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UEFA general secretary Gianni Infantino has maintained that the organisation was not forced into adopting its novel hosting concept for Euro 2020, as European football’s governing body unveiled plans for stiff new anti-racism sanctions at the Soccerex European Forum.

The idea to spread Euro 2020 across Europe was first suggested by UEFA president Michel Platini in June 2012 after a lukewarm response to the governing body’s deadline of May for expressions of interest in hosting the tournament. The ‘Euro for Europe’ vision foresees that matches will be split into 13 different packages, with 12 ordinary packages including three group matches and one knockout round (round of 16 or quarter-finals), and one package for the semi-finals and the final. Speaking on Wednesday, Infantino said: “We were not forced into this position. We could have easily found bidders to host Euro 2020.” Each national association will be allowed to present up to two bids, one for the ordinary package and one for the semi-finals/final, with a final decision over hosts expected in September 2014. Commenting on ongoing concerns over the potential financial impact of the plan on fans, Infantino said: “This is not good news for supporters, it’s fantastic news. The Euro will now go to fans of 13 countries. It will be much less expensive for fans. Teams who qualify will play at least two matches at home. Each group will have two host cities with two flight hours between them.”

UEFA’s Euro 2020 plans have not gained universal favour, with FIFA president Sepp Blatter last month criticising the proposal to host the tournament across multiple cities on the continent as removing the “heart and soul” of the competition. Responding to Blatter’s criticism, Infantino said: “Fifty-two out of 53 national associations voted in favour and this means that it certainly cannot be wrong.” UEFA’s Euro 2020 hosting concept comes as the organisation seeks to place greater emphasis on national team football. France’s hosting of Euro 2016 will see the tournament expand from 16 to 24 teams for the first time. The expansion has come amid criticism that the quality of football could be diluted, but Infantino maintained that there is “no danger” of the Euros losing its “specialness”, adding that eight teams, including Serbia and Turkey, were very close to qualifying for Euro 2012.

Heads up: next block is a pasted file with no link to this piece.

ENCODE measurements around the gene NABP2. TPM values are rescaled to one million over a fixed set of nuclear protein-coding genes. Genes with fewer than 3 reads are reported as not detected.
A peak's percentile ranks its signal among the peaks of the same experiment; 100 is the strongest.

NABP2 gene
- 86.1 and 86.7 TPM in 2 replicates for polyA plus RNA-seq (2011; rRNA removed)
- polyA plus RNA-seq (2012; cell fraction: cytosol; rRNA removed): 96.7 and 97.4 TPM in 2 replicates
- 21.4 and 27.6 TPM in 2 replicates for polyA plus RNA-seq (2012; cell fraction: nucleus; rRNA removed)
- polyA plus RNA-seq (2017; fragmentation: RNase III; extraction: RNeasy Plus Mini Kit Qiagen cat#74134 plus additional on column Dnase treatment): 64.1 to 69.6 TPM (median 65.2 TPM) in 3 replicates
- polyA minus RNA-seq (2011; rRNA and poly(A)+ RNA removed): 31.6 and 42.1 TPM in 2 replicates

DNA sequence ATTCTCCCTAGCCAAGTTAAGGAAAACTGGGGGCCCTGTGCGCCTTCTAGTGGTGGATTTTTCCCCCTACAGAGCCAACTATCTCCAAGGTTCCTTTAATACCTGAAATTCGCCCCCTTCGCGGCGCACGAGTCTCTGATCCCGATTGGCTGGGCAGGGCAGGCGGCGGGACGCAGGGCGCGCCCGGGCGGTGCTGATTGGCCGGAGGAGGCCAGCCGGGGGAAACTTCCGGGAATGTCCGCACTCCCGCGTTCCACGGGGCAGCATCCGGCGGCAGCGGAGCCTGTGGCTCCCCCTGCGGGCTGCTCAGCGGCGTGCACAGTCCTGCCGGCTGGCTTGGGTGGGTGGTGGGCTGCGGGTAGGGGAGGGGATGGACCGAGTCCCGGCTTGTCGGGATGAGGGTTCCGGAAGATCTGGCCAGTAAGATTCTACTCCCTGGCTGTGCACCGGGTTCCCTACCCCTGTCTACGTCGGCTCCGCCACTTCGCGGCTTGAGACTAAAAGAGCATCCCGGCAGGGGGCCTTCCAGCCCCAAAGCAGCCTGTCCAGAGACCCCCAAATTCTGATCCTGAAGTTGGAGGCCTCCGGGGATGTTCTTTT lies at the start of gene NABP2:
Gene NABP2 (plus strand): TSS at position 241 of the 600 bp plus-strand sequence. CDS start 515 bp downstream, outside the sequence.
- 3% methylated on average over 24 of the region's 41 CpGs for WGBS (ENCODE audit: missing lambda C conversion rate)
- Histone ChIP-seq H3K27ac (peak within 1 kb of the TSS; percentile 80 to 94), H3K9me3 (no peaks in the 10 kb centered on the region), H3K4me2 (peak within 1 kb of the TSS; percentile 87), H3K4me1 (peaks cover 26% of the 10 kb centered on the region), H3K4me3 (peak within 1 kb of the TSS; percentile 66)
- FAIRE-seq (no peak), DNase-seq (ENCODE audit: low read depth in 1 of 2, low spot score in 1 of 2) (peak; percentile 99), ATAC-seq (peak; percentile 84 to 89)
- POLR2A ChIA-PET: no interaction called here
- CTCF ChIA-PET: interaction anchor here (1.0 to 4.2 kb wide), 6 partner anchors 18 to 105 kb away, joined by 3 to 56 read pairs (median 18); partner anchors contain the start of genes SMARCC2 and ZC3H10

Meanwhile, Infantino detailed plans for harsh new punishments for racism offences. Under UEFA’s plans, player found guilty would be banned for a minimum of 10 matches, while clubs and national teams would be hit with a partial closure of their stadium for a first offence. Infantino said it is “time to send out a strong message,” adding: “We have to have sanctions and they must have a deterrent effect and what we are proposing is if a player or official is convicted of racism they should receive a 10-match suspension at least. If supporters at a club are found guilty of racist abuse, the first sanction will be a partial closure of the part of the stadium from which the racist abuse took place. For a second offence, there will be the full closure and a minimum fine of Eur50,000.” The regulations are set to be in place from the start of next season.

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